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Lightning Round: Tampa Bay Lightning still need a trade to fix their salary cap

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Volkov signs, and the NHL schedule is released.

Los Angeles Kings v Tampa Bay Lightning
TAMPA, FL - JANUARY 14: Nikita Kucherov #86 of the Tampa Bay Lightning celebrates his goal with teammates Alex Killorn #17, Anthony Cirelli #71, and Victor Hedman #77 against the Los Angeles Kings during the third period at Amalie Arena on January 14, 2020 in Tampa, Florida
Photo by Scott Audette /NHLI via Getty Images

The Tampa Bay Lightning will be without Nikita Kucherov this season due to an injury to his hip that requires surgery. If there is any silver lining to the team losing their best player and former league MVP, it’s that his $9.5 million contract can now be spent with him on LTIR. Let’s quickly go over the numbers and discuss why the Lightning still aren’t out of their mess.

The following roster (I made the lines and pairings arbitrarily) costs $78.9 million. I have listed Nikita Kucherov’s contract at zero dollars, but in reality his contract creates a pool of $9.5 million that the Lightning can spend over the cap. It’s the same math, though the Lightning won’t be able to bank cap space during the season. In this scenario, the team has $2.6 million in “space” to sign a player. Add $700k if you want to send Mathieu Joseph to the Taxi Squad or Syracuse Crunch.

Forwards
Palat - Point - Stamkos
Killorn - Johnson - Gourde
Goodrow - Coleman - Stephens
Maroon - Paquette - Joseph
Defense
Hedman - Cernak
Sergachev - McDonagh
Coburn - Rutta
Schenn
Goalies
Vasilevskiy
McElhinney

If Julien BriseBois can sign Cirelli for $3.3 million or less, I’ll be quite impressed. But in reality, we’re looking at a contract closer to what Mikhail Sergachev got ($4.8 million for three years). There’s a $1.5 million difference here, plus another $700k in order to replace the leaving player’s spot on the roster (ie. Alex Volkov for Cedric Paquette or Tyler Johnson).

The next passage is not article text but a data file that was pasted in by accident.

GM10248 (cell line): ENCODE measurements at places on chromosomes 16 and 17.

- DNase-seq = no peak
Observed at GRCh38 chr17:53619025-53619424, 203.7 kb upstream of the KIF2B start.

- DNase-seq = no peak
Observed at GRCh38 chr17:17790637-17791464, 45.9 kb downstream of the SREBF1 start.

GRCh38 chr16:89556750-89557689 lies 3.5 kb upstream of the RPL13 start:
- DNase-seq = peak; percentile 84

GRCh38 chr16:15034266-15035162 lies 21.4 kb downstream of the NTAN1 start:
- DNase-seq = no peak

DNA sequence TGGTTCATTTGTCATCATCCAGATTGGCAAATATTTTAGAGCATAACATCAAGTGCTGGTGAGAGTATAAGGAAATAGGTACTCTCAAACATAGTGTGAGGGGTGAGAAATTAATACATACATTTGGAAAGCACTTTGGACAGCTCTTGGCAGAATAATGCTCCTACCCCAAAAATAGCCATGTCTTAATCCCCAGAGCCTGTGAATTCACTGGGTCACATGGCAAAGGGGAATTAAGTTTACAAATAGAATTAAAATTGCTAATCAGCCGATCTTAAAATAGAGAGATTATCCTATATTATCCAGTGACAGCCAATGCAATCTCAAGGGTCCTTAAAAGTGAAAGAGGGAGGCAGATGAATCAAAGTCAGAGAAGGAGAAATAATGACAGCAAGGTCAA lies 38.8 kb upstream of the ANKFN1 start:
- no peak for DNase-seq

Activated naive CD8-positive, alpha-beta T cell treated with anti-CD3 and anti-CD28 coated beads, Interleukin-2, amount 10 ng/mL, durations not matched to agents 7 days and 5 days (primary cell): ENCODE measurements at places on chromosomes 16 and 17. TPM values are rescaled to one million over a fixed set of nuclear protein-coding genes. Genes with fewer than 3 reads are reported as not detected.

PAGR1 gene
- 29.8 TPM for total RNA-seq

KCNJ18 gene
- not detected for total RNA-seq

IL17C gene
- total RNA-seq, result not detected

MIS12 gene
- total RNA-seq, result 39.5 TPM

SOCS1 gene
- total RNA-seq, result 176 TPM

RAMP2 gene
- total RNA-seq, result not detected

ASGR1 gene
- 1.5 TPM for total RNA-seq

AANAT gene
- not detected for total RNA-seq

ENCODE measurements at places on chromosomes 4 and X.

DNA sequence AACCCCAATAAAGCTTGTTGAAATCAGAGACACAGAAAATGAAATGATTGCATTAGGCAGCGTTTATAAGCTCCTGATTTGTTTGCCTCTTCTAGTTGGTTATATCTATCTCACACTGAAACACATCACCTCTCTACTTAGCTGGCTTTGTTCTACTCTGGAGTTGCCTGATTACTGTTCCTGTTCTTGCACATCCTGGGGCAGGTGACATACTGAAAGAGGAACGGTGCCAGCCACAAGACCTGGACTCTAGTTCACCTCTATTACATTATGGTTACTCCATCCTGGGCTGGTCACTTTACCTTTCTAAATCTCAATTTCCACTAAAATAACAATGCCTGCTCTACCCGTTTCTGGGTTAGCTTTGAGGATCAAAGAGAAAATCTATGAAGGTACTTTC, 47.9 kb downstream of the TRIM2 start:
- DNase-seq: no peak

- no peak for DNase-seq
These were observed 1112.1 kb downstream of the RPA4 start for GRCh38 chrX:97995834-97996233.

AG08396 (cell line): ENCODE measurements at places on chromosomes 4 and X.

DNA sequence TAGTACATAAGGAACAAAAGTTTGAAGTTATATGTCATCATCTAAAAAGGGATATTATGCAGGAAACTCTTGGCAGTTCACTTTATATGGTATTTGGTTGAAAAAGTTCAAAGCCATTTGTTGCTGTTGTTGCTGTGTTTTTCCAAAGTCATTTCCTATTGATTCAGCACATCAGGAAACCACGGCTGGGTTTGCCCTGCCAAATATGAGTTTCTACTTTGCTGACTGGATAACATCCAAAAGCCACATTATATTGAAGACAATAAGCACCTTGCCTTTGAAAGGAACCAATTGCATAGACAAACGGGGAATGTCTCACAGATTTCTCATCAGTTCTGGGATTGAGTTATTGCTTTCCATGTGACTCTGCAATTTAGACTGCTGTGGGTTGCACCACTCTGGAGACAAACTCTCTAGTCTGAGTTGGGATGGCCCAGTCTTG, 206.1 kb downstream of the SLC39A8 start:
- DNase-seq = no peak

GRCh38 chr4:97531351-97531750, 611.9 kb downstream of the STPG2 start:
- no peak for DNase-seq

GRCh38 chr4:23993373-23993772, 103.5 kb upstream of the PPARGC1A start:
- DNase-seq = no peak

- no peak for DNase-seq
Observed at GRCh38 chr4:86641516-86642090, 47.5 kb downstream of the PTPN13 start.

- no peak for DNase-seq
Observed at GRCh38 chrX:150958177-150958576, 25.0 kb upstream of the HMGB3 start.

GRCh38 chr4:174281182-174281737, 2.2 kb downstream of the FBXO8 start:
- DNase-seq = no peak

Basically, the team still needs to trade a player making Alex Killorn money or better. No one below him will do it, unless you’re getting rid of two or three guys from the fourth line and bottom pair.

Remember that Johnson for Henrik Zetterberg rumor? Well, the likelihood of it happening is much higher now. The Lightning are already in the LTIR pool by a lot, why not throw in Zetterberg’s $6.08 million in order to help a team like Detroit take on a TJ contract. Taking on more LTIR contracts doesn’t change the math anymore (see: the Maple Leafs re-acquiring David Clarkson in the summer of 2019).

If the Lightning can trade someone like Johnson, they’ll have $7.6 million to sign Cirelli. If that is the case, may I suggest bringing in some more offensive firepower on a one-year deal? Mike Hoffman is a free agent. Michael Grabner is also out there.

Maybe there is a trade for Ryan Nugent-Hopkins with the Oilers retaining half or taking a contract back? There are rumblings the 2021 UFA can’t come to a deal with the team that drafted him first overall. We would be one heck of a spoiled team with that, I’ll tell you. Kyle Palmieri, Taylor Hall, and one Alex Ovechkin are all pending UFAs. Ok, I’ll stop.

Lightning Links

Nikita Kucherov is officially out for the season. [Raw Charge]

“After a week of good news regarding player signings, a lump of coal was thrust into Lightning fan’s stockings on Wednesday when General Manager Julien BriseBois announced that former Hart Trophy winner and all-around super-talented winger Nikita Kucherov will be out for the entire 2020-21 season as he will undergo hip surgery. Kucherov becomes the third Tampa Bay Lightning player in recent years, after Yanni Gourde and Brayden Point, to have similar types of procedures done. The team does expect him to make a full recovery.’

The Lightning signed Alex Volkov to a one-year, $700k contract yesterday.

The NHL released its full 2021 regular season schedule. We’ll have some analysis on this in the coming days, but for now here is the announcement article. [NHL dot com]

“As part of the NHL’s return to play protocols, the Lightning have been assigned to the league’s re-aligned, eight-team Central Division. Tampa Bay will play each divisional opponent eight times and will not compete against other divisions during the regular season. Other teams in that division include the Carolina Hurricanes, Chicago Blackhawks, Columbus Blue Jackets, Dallas Stars, Detroit Red Wings, Florida Panthers and Nashville Predators. Detroit and Florida are the only other teams from the Atlantic Division to also be moved to the Central through re-alignment during return to play.”